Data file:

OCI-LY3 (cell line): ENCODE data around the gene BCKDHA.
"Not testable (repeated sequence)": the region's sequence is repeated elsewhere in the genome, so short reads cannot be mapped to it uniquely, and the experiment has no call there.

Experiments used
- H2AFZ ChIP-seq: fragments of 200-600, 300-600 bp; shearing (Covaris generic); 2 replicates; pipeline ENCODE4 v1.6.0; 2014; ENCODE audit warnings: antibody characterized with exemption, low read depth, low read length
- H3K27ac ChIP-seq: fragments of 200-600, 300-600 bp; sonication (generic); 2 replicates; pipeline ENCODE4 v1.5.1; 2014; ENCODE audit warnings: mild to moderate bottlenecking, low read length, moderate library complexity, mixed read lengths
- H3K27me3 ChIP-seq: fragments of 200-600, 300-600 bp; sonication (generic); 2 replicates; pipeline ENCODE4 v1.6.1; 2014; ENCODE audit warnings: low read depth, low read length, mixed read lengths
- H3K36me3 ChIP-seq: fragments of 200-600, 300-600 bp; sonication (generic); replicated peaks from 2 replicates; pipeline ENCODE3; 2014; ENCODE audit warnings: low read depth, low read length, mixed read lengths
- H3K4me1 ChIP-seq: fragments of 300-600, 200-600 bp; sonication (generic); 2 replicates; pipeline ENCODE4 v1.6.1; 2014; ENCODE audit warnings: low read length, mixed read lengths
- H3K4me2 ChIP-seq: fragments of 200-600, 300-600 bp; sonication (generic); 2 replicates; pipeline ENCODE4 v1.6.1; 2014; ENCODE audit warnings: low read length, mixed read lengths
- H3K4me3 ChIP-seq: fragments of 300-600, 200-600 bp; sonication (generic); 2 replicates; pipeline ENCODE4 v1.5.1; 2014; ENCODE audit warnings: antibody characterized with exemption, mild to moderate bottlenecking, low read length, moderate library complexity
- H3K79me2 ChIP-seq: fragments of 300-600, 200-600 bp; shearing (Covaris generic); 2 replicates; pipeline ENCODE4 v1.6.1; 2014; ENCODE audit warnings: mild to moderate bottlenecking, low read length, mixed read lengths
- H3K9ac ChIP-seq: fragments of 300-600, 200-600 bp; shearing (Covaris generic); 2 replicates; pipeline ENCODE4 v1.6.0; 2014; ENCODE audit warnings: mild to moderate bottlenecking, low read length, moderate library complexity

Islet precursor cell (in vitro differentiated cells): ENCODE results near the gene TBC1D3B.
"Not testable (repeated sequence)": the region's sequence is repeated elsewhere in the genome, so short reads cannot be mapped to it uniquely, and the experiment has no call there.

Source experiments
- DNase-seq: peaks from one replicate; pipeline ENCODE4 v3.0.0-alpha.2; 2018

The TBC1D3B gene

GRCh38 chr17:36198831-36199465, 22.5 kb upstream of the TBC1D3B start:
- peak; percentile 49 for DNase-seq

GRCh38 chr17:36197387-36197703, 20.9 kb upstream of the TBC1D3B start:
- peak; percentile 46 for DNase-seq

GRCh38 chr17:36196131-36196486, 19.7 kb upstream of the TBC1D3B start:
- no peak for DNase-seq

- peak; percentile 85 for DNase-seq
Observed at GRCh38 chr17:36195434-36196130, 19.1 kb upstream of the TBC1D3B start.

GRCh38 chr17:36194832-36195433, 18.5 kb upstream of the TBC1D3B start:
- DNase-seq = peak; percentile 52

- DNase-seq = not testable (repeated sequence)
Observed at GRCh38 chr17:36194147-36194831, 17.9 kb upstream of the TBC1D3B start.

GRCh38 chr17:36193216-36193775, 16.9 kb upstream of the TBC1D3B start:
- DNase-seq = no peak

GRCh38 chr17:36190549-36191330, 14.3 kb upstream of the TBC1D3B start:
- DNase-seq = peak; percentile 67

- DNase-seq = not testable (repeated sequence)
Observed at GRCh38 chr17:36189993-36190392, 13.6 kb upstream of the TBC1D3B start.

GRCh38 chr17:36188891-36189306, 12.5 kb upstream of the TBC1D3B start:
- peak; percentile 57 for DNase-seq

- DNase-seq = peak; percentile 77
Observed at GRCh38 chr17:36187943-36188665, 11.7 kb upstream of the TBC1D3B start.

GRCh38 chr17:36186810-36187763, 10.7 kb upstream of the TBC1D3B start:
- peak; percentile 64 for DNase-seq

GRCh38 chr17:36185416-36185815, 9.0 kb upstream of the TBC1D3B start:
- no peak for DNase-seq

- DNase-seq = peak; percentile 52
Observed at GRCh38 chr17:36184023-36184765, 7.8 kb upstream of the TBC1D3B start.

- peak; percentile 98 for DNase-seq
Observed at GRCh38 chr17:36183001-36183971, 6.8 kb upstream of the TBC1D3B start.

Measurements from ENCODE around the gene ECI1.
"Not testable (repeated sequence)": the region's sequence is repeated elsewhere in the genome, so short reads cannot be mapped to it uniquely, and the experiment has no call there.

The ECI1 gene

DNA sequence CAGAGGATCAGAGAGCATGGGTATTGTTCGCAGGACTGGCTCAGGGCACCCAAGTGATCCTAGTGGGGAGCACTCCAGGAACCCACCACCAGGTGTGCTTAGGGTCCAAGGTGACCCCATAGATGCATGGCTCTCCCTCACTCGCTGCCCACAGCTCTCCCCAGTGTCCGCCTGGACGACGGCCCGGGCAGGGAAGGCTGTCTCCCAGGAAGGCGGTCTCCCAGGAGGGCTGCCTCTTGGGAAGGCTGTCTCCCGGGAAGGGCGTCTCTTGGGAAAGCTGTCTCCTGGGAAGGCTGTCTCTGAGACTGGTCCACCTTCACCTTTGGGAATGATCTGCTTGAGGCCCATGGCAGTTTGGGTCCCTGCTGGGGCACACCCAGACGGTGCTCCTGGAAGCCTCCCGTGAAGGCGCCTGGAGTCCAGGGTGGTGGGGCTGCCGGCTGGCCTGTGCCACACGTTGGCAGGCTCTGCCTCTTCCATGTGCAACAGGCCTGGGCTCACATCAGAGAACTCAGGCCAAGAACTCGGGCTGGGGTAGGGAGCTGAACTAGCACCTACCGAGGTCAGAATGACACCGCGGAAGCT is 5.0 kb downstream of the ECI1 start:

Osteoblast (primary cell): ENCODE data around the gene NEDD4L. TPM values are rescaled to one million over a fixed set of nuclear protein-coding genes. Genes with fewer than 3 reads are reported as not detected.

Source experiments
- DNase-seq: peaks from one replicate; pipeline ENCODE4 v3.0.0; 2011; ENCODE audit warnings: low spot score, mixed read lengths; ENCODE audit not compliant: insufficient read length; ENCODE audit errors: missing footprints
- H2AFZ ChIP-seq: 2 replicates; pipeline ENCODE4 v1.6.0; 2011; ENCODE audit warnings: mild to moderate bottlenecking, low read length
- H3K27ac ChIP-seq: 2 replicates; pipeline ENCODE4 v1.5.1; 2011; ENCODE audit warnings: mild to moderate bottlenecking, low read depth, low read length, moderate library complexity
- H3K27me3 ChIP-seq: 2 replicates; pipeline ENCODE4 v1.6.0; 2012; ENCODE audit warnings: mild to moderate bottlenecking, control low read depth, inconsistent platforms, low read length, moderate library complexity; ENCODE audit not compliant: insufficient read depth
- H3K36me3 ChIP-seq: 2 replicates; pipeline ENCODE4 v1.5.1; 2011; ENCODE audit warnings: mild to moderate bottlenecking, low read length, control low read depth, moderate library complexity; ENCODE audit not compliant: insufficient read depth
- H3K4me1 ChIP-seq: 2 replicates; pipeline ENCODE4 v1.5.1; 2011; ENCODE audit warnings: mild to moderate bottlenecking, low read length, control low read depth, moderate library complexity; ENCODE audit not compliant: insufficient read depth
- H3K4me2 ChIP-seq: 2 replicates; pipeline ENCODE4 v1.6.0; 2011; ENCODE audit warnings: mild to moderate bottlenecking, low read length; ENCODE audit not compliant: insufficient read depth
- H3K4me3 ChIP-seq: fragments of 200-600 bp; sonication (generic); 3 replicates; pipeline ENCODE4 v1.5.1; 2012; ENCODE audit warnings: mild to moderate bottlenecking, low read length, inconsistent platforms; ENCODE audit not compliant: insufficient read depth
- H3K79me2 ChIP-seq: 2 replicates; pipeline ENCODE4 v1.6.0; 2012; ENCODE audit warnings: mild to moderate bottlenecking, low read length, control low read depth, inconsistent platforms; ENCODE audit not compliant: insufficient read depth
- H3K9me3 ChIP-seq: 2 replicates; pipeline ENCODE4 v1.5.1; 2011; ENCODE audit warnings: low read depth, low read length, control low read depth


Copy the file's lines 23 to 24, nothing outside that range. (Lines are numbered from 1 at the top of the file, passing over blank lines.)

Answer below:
- no peak for DNase-seq

- peak; percentile 85 for DNase-seq